Ersatz opera con vivo; a pluralistic demonstration composed of a myriad of animistic elements: the puffy attractions of a porcine cockalorum surrounded by the greased trumpets of his sycophantic catamites, the naifish masochism of a vestal-skinned ward replete with bubbling womb, the soft squire whose tumescent lips add a wounded crimson to his otherwise pallid exterior, the dark servant with the dominating maw that feels so warm and reassuring, and the sublime Valzaccho whose turgid gasps and leering hands seem to add a certain beauty to the inexorable violence of this psychosexual drama. The ROSE BEARER provides an unctuously feral setting for this exploration of sexual confusion and its relation to religious conviction. Rather than presenting the basic theme in a simple diachronic form, it is unfolded in a synchronic fashion. At the same time, a wide variety of compositional techniques (linguistic, sonic, and theatrical) are used to produce a vibrant, if not scatological, environment certain to stimulate the most senseless of participants. While the vertiginously careening pace may upset the perineal appendages of meek and obese listeners, the spiritual confrontation that results amply justifies the risks. Questions of secular-sexual transgression (does god have a penis?) are universal and form an integral part of the personal experience of all salacious individuals in modern society. Nonetheless Baron Ochs does not go far enough into the psychoanalytic structures that support the occidental predisposition to hide or ratiocinate sexual misidentification with religious inculcation. Rather than destroying the baggage of Luther and the Calvinists, modern European society has added a shiny new patina, a hip-hop patois with tight pants. It is this preposterous "disco of the church" that continues to promulgate a false sense of procreative correctness. Despite this failing, Baron Ochs is an important and uplifting work, one that is certain to remain vivid, ominous, and as reckless as the brazen youth whose speeding motorcycle is moments from impact.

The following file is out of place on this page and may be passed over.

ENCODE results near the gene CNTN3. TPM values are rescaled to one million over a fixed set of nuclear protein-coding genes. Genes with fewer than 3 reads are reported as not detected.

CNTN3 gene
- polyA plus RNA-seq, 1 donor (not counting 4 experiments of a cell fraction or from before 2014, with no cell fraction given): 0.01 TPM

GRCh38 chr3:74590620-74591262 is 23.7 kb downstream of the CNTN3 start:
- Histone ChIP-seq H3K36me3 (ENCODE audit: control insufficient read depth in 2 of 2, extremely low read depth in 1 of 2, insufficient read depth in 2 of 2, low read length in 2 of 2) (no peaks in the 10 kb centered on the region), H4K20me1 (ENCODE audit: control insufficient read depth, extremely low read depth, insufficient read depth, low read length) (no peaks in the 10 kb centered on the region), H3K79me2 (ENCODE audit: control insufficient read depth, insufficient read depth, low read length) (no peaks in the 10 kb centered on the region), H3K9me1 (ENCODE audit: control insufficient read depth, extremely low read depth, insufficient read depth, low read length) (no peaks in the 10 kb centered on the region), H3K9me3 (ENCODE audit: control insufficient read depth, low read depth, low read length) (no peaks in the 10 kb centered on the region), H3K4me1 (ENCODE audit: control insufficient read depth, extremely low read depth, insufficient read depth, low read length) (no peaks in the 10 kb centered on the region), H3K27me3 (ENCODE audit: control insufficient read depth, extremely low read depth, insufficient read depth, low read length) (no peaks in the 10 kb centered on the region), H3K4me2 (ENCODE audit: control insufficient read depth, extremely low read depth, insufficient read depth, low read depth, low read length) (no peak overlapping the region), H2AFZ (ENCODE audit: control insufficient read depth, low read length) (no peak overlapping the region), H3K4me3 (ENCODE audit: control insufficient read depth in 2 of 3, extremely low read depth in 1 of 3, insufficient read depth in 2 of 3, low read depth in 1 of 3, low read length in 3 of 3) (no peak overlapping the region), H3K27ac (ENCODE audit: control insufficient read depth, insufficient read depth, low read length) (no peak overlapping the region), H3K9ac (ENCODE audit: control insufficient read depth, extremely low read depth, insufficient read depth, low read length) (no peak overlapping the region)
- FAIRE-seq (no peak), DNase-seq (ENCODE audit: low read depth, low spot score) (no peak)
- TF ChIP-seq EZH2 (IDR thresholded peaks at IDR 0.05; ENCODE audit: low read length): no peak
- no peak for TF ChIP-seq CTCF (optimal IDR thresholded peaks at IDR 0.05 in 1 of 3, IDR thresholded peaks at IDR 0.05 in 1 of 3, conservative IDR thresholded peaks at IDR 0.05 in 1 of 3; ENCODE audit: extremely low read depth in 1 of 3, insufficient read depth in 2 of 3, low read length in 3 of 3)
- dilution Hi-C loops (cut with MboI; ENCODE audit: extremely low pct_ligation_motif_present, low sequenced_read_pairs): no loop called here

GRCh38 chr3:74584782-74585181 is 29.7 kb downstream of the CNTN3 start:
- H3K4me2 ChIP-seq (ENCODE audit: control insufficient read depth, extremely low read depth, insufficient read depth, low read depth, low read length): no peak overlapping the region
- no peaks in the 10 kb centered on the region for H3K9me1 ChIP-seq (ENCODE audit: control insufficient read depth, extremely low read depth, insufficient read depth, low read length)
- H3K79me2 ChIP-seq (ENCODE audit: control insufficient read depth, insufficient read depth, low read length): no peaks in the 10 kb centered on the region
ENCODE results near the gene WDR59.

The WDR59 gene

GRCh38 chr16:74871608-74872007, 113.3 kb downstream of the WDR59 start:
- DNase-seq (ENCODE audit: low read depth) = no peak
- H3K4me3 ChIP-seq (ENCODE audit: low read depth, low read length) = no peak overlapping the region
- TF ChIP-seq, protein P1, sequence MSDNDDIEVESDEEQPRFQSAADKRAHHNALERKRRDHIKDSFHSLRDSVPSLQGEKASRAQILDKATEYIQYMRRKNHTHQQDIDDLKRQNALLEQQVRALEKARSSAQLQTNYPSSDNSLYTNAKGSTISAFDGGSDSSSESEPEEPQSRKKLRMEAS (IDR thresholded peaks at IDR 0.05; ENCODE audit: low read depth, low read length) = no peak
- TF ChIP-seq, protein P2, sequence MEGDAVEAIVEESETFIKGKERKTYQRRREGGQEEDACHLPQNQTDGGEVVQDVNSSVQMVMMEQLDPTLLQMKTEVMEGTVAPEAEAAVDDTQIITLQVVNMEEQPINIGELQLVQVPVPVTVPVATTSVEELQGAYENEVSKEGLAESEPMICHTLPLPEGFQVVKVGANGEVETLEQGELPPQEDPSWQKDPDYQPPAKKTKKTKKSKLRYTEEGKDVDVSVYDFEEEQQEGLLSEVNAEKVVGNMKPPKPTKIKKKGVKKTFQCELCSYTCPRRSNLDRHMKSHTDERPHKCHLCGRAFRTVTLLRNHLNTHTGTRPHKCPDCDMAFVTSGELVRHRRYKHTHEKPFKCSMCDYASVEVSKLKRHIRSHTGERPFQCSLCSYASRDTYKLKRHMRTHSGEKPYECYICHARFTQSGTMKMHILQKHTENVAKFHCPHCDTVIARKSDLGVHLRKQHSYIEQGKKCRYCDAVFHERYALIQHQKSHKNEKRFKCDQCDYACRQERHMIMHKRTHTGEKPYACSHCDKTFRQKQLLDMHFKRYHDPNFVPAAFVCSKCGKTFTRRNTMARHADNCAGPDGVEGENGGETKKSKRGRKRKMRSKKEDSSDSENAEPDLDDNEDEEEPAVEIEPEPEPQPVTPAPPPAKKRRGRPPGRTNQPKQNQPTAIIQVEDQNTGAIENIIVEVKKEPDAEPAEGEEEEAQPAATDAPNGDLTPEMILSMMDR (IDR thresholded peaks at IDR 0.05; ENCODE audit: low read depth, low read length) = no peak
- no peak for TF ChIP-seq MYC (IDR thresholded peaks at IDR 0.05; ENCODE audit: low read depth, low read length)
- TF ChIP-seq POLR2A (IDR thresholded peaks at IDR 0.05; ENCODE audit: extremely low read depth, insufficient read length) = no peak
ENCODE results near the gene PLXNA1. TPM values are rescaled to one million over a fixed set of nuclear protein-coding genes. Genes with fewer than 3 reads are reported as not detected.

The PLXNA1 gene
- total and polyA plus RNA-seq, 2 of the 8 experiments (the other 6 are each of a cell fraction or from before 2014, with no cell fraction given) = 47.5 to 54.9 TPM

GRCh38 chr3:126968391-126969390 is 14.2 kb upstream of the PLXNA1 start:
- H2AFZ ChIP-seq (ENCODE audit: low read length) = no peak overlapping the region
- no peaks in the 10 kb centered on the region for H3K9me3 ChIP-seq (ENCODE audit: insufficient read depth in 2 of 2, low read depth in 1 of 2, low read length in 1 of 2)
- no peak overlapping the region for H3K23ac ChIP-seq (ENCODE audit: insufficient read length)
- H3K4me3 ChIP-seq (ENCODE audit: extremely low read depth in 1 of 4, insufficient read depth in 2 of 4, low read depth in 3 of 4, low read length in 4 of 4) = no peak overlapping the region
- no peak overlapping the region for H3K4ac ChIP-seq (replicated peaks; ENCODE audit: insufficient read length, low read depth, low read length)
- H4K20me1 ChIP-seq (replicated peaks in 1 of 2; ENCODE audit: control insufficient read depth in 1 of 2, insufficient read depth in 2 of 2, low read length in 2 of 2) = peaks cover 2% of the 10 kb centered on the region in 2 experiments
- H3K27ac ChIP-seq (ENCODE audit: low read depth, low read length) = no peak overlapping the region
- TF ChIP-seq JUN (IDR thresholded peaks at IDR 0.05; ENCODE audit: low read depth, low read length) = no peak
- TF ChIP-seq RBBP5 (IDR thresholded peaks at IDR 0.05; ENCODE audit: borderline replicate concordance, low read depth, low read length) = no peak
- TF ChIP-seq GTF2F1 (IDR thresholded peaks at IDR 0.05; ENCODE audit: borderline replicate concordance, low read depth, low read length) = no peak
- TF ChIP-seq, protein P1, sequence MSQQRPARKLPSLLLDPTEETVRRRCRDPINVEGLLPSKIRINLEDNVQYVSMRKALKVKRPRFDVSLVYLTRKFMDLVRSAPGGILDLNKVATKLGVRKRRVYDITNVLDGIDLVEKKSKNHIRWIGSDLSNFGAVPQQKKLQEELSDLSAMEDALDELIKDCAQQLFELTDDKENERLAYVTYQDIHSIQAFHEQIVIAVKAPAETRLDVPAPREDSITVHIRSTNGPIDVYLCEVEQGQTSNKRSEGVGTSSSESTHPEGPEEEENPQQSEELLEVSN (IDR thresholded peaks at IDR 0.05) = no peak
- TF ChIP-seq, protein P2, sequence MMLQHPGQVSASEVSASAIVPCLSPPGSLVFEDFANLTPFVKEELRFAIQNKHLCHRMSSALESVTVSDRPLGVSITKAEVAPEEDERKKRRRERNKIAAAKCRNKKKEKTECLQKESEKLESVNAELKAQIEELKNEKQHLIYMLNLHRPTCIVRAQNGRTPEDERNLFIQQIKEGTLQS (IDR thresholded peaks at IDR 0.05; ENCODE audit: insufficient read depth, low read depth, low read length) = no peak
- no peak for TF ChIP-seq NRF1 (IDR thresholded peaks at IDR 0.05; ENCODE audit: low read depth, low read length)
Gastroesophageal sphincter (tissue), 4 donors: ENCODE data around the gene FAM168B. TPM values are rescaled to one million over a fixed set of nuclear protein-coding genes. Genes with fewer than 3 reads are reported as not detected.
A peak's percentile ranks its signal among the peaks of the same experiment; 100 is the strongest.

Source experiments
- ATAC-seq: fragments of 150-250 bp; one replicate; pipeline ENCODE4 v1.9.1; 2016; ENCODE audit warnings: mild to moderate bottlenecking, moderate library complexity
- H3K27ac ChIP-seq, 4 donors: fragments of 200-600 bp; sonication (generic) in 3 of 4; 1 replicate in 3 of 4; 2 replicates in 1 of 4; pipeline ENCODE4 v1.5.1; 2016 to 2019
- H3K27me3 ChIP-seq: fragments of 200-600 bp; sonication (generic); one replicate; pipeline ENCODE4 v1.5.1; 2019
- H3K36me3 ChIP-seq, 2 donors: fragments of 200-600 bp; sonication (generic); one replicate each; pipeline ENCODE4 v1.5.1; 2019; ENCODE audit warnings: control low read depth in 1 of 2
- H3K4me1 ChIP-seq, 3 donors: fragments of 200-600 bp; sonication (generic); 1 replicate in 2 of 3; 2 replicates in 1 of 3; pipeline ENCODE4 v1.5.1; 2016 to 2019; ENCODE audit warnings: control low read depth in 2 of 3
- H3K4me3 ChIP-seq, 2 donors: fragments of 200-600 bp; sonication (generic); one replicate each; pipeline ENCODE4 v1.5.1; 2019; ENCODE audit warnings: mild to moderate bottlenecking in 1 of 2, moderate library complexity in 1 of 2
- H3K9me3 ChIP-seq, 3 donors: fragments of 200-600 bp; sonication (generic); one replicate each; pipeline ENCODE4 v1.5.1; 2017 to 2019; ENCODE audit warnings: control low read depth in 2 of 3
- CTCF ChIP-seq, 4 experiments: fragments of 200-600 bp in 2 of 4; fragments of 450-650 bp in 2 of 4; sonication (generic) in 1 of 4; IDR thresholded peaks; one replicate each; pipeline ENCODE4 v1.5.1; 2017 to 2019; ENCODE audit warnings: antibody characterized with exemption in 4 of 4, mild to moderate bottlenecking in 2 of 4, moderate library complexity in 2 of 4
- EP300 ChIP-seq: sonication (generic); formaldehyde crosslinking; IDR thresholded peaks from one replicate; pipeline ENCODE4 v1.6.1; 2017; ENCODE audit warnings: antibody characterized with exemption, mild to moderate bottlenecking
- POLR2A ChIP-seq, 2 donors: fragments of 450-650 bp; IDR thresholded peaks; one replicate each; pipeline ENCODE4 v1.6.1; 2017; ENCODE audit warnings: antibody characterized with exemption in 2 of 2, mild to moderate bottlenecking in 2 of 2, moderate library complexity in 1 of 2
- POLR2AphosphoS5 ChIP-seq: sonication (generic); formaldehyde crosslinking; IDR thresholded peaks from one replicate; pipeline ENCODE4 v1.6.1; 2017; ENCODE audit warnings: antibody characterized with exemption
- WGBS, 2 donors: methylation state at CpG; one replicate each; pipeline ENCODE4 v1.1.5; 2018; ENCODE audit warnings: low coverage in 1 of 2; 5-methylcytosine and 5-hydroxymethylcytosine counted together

Tuesday, May 8, 2007

Composer-composer collaboration

When I was on the steering committee of the San Francisco Chapter of the American Composers Forum, I suggested that we have a composer-composer collaboration grant, similar to our composer-writer and composer-choreographer grants. This proposal was met by some skepticism if not derision by my fellow committee members. Most of them couldn't imagine that anyone would desire to apply for such a thing, but as a youth, I was very familiar with a few famous examples of such collaborations. One was John Cage and Lejaren Hiller's HPSCHD, released on a Nonesuch LP, each copy of which contained a unique set of instructions printed on a somewhat jittery high speed line printer of the day, that instructed the listener, at five second intervals, where to set the controls on their stereo for an added bit of liveliness, although it required a stereo with separate tone controls per channel and more that 2 hands to accomplish. The piece seemed to be a true collaboration, and may have worked well as Hiller and Cage both had an interest in chance and complexity. In an interview years later with Vincent Plush, Hiller discussed having first suggested the use of the famous Mozart-attributed dice game pieces and Cage using the I-Ching to make substitutions and that